Documenting the Gulf Oil Spill

Karen Hopkins moved from the little Cajun town of Pecaniere to Grand Isle in 1998. Most of the island’s residents work in the fishing industry, and Karen is in the middle of it all, managing Dean Blanchard Seafood, Grand Isle’s largest seafood processor. Business at Blanchard’s has almost completely stopped since the oil spill forced the closing of Gulf fishing grounds.

Karen lives on the water in a house designed to withstand floods (her last home was destroyed during Hurricane Katrina). In the clip here, I asked her to describe what she sees when she looks out her window.

Acy Cooper, Jr. lives in Venice, Louisiana, 75 miles south of New Orleans at the mouth of the Mississippi River. He fishes for shrimp, like his father and his sons. As vice president of the Louisiana Shrimp Association, Acy has spent years advocating for the needs of his fellow shrimpers: fighting against the dumping of foreign shrimp in the domestic market, for instance, or fighting for a certification and branding program for Louisiana commercial fishermen. Now, he is speaking out for the many challenges fishermen face in the wake of the oil spill. His has been an especially strong voice calling for a fair distribution of work on the clean-up program – making sure as many people as possible get the paycheck the work offers. He also has advocated with fervor for fishermen working on the clean-up to be provided with respirators to protect them from the potentially harmful effects of oil and dispersant.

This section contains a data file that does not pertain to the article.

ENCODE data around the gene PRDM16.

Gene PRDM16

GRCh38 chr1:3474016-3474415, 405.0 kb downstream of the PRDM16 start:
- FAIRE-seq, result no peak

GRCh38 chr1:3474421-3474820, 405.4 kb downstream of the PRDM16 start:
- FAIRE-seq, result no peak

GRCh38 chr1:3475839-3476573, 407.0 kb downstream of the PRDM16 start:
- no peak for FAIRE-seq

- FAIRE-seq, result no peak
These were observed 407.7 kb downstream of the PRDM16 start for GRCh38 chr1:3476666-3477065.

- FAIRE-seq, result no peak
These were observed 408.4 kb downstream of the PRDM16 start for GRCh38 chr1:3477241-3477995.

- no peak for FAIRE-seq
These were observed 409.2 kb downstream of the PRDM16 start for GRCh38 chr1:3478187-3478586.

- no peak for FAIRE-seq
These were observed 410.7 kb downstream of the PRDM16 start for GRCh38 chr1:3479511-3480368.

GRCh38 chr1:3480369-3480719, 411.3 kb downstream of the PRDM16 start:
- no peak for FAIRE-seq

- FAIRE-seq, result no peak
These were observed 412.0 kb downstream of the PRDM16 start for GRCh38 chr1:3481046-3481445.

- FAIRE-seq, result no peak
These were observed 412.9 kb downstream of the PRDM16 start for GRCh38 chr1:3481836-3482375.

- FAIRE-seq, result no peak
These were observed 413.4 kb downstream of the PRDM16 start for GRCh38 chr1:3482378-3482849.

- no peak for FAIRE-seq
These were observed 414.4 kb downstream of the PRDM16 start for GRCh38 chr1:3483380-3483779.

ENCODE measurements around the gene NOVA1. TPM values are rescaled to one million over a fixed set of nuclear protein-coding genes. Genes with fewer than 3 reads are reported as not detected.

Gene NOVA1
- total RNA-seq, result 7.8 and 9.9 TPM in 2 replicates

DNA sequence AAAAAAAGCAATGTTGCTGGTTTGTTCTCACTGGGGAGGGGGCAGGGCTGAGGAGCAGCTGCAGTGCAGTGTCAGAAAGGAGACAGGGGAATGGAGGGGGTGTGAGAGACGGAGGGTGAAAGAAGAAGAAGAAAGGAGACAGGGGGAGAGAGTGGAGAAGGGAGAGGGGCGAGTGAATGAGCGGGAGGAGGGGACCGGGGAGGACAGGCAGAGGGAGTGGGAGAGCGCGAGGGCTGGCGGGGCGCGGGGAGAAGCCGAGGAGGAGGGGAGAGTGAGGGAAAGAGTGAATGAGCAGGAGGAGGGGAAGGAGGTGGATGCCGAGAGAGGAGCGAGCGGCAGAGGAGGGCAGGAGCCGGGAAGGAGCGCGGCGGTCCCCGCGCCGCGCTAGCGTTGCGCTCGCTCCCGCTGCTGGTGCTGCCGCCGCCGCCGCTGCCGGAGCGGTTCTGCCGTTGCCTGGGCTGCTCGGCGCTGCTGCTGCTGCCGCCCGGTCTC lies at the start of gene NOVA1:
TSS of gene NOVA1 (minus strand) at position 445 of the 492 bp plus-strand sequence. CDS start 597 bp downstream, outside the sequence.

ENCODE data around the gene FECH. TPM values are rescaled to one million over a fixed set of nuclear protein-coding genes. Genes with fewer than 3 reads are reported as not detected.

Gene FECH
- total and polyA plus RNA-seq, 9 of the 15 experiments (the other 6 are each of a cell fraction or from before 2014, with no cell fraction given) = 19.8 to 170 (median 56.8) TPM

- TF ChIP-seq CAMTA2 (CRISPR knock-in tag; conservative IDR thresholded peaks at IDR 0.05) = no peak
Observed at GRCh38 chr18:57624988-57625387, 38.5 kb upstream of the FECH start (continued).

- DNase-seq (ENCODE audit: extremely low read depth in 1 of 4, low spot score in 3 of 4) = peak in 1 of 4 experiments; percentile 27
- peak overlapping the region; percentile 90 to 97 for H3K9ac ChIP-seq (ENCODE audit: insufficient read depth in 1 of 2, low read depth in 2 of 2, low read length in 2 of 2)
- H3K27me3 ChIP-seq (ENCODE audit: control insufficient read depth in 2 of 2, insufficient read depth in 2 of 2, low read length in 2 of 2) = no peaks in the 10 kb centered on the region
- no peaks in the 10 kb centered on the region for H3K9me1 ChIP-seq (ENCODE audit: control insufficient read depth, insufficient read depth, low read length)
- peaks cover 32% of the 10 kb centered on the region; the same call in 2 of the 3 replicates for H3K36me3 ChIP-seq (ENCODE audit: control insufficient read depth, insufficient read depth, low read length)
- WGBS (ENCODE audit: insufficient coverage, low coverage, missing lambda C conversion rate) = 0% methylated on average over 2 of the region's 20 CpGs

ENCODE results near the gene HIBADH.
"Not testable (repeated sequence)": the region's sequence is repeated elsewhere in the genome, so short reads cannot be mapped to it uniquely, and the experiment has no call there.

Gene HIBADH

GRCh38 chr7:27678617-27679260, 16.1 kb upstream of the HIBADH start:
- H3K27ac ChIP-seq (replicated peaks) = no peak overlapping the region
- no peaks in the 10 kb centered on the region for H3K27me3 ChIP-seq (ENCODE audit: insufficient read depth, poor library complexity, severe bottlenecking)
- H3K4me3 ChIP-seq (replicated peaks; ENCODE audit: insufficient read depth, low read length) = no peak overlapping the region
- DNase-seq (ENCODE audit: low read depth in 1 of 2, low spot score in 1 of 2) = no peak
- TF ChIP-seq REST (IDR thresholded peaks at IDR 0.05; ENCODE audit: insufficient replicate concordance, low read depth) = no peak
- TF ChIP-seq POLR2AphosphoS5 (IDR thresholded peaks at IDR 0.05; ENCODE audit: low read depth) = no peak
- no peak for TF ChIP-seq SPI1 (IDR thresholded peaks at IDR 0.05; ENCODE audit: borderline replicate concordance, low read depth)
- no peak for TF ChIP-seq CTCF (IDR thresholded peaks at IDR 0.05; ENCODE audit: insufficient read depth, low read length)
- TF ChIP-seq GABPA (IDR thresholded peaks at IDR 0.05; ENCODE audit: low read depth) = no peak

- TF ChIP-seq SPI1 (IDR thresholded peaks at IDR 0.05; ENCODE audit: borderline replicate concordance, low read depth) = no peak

In the first clip – recorded over the bustle at Riverside Restaurant in Venice, which Acy owns with his wife – Acy describes all that he and other local fishermen have at stake in this crisis.

In the second clip (at 1:01), Acy describes some of the mental health problems he fears will come as the disaster continues to unfold.

In the third clip (at 2:22), Acy describes his concerns about the health risks facing fishermen who work on the clean up, and the need for respirators.

Philip Simmons’ family has lived in Empire, Louisiana since the late 1700s. Philip carries on the family tradition of working the land: hunting, fishing, shrimping, oystering, and grazing cattle in the marshes not far from the mouth of the Mississippi River. At 67, Philip has faced many challenges living in south Louisiana. He has rebuilt his house three times – after 1965’s Hurricane Betsy, 1969’s Hurricane Camille, and 2005’s Hurricane Katrina. He has watched the wetlands erode and fish and wildlife populations decrease. He told me the oil spill means he won’t be able to harvest oysters or shrimp or fish this year, and probably for years to come. Still, he can’t imagine leaving Empire.

In this clip, Philip remembers fishing in the marshes as a boy, and the different values he saw around him then.

James Blanchard moved to Houma, Louisiana, in 1993 to be a little farther north of the floods and hurricanes that seem an inevitable part of living on the coast. Still, like his father, his uncle, and two of his brothers, James Blanchard trawls for shrimp “down the bayou,” out of Chauvin, Louisiana. He took his shrimp boat out of the water for its annual maintenance in March, and has not caught a shrimp since. Instead, he’s been catching oil, working for BP as part of the “Vessels of Opportunity” program that employs local fishermen in the clean up effort.